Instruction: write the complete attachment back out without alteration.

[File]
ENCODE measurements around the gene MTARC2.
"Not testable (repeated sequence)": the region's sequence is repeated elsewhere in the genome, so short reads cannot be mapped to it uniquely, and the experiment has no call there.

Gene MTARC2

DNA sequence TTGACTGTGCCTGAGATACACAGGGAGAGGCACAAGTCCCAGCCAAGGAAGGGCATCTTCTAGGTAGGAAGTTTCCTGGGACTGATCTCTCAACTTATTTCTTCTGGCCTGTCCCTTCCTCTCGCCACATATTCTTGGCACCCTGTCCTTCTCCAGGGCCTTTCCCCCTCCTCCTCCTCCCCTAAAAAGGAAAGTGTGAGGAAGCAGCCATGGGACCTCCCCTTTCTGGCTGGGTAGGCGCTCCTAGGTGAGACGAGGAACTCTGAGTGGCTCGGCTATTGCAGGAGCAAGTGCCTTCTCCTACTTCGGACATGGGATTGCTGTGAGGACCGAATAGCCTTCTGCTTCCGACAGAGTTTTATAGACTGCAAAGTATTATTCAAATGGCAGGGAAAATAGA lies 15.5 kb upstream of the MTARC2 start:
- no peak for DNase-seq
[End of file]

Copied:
ENCODE measurements around the gene MTARC2.
"Not testable (repeated sequence)": the region's sequence is repeated elsewhere in the genome, so short reads cannot be mapped to it uniquely, and the experiment has no call there.

Gene MTARC2

DNA sequence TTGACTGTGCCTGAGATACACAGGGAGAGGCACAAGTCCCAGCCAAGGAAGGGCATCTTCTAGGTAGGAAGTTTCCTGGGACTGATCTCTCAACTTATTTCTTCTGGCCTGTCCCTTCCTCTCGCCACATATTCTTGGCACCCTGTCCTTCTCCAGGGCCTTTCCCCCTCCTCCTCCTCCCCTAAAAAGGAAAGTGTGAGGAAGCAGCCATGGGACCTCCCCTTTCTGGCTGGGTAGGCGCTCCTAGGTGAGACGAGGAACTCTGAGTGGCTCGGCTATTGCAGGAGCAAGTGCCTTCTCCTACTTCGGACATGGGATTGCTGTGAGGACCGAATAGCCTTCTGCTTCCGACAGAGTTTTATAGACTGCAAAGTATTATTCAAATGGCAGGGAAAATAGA lies 15.5 kb upstream of the MTARC2 start:
- no peak for DNase-seq